According to Lincoln Center's new LCT3 project at its slogan, it takes "New Audiences for New Artists." It also takes new critics, hence the establishment of Theater Talk's New Theater Corps in 2005, a way for up-and-coming theater writers and eager new theatergoers to get exposure to the ever-growing theater scene in New York City. Writers for the New Theater Corps are given the opportunity to immerse themselves in the off-off and off-Broadway theater scene, learning and giving back high-quality reviews at the same time. Driven by a passion and love of the arts, the New Theater Corps aims to identify, support, and grow the arts community, one show and one person at a time.

Saturday, January 20, 2007


Part of the Under The Radar Festival.

Writer and performer Allen Johnson takes us on a stark, existential journey into his head in this raw, spoken-scream piece that examines God, love, and the pursuit of acceptance.
Reviewed by Cindy Pierre

Deep within the realm of the uninhibited, where courage takes root and intimacy hangs up pictures, lies Allen Johnson's Another You. In his mentally-arresting bio-logue (a monologue with biological details), Johnson uses a dollop of raunch with a dash of cold facts to manipulate the audience's sensitivities. And it works. From the simple toilet set-piece to the mood-swing inspired light cues, all collaborate to pull on the strings of our fears and whimsies. Johnson uses stream of consciousness storytelling and romantic language to delve into scenarios not readily swallowed, and fantasies that some would deem unapproachable.

Quoting late photographer Diane Arbus, he proceeds to capture some of her notions of non-traditional beauty in anecdotes and desires that are uneasy. Although diminutive in stature, there is nothing small about this performer's ability to make you feel like a chum, even if he lets you in on secrets that you wish he hadn't. However, perhaps he is too relaxed, making us forget that we are there to see a drama in the midst of his gift of gab. His performance lacks showmanship, and could benefit from the semblance of effort.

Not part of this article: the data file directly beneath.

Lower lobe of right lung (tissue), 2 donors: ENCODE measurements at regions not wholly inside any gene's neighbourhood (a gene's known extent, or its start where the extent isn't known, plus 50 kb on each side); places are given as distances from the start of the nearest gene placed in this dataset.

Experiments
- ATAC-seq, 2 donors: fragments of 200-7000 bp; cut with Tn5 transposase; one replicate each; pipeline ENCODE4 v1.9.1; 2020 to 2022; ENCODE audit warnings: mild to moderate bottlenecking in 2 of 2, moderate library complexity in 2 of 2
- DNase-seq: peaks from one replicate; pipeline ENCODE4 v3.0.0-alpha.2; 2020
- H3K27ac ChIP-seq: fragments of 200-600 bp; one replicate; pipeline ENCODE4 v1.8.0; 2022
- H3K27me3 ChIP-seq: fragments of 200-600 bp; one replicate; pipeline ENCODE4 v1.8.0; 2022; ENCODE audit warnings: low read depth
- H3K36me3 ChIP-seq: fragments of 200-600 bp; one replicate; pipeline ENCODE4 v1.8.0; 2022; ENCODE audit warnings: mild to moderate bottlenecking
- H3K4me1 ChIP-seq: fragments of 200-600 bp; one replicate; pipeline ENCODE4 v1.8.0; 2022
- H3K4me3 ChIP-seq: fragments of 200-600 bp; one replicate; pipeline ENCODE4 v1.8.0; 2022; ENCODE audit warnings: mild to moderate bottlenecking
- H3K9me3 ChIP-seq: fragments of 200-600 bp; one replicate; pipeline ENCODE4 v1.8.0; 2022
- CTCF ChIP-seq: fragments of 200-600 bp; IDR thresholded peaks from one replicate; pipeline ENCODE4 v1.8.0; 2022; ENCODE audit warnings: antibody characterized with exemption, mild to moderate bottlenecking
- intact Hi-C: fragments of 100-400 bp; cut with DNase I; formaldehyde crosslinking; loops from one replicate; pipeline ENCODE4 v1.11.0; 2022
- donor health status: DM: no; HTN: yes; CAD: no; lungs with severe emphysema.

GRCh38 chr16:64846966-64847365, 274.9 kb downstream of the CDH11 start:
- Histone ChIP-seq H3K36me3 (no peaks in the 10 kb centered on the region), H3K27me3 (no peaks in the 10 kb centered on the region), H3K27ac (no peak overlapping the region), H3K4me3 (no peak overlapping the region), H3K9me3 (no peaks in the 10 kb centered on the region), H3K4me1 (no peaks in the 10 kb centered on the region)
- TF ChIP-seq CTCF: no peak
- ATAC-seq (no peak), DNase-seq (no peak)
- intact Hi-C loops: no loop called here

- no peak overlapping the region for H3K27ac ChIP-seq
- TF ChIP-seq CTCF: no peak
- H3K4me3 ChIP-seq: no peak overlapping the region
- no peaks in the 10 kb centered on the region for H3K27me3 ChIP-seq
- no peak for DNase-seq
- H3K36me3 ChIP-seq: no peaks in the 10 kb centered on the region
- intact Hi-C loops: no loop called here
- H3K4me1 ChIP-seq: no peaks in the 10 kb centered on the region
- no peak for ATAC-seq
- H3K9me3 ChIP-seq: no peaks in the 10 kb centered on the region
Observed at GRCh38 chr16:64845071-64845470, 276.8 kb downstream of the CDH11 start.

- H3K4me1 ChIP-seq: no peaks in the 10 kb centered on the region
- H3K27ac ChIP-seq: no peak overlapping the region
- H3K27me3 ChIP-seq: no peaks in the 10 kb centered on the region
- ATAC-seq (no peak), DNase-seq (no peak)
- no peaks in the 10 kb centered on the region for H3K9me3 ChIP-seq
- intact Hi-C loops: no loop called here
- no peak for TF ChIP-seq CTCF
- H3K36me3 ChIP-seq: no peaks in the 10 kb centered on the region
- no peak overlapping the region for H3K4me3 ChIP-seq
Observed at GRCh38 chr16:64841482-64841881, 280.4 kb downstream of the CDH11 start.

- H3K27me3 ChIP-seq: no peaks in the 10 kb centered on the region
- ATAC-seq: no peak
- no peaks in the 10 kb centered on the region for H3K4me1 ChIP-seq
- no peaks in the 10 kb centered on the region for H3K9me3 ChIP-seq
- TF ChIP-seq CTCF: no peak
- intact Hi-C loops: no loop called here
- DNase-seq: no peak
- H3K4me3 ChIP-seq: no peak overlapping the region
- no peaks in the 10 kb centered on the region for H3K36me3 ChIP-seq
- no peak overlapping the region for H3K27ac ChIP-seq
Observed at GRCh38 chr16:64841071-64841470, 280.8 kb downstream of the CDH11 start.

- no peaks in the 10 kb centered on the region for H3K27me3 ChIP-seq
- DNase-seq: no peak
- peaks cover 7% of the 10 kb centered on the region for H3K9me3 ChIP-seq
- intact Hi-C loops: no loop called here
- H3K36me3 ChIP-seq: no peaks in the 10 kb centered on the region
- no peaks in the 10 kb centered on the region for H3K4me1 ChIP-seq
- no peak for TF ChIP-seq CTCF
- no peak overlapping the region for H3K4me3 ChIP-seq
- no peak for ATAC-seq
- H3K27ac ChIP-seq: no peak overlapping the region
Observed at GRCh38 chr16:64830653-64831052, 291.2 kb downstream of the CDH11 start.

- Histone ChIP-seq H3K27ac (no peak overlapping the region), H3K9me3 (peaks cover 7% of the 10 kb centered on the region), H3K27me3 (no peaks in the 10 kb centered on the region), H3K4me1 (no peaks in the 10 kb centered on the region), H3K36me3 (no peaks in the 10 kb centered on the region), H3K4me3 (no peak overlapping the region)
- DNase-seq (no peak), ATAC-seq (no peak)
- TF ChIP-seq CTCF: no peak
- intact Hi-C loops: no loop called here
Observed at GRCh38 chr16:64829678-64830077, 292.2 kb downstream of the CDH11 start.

Johnson intersperses good-natured stories with dark ones, and indulges in child-like behavior almost as much as he asserts his forced adulthood. Touted as a performer who doesn't use the "fourth wall" (the imaginary wall of a box set, separating the actors from the audience), his movements are ironically confined to the center of the stage. He orbits the toilet, a prop he clearly sees as a medium of release, retreat, and clear thinking. The toilet is an imposing prop, and I couldn't help referencing it in every instance, i.e. humor automatically became "toilet" humor, tales of misfortune became "s**t happens."

Johnson's voice-over use is effective, and the sound bytes are eerie where they need to be and ominous when required. He waxes poetic on many topics, but the co-stars of the show are his father and a desperate need for understanding, stars that are not necessarily mutually exclusive. It is not metaphysics that he seeks, but rather proof of life, proof of love, and proof of truth. With an ending that is too abrupt and anguish that is congealed, Johnson leaves us wanting more. He urges us to explore our hidden sides, and make friends with our true selves. It is a daunting challenge, but a good one.

Written and performed by Allen Johnson (Seattle). Directed by Sean Ryan. Running Time: 70 minutes. The Public Theater, 425 Lafayette Street, $15 tickets: or 212-967-7555. Wed. Jan 17th 8pm,Thurs. Jan. 18th 3pm,Fri. Jan. 19th 9:30pm,Sat. Jan. 20th 4pm,Sun. Jan. 21st 7pm,Mon. Jan. 22nd 7pm,Wed. Jan. 24th 9:30pm,Thurs. Jan. 25th 7pm,Fri. Jan. 26th 9:30pm,Sat. Jan. 27th 4pm,Sun. Jan. 28th 7pm

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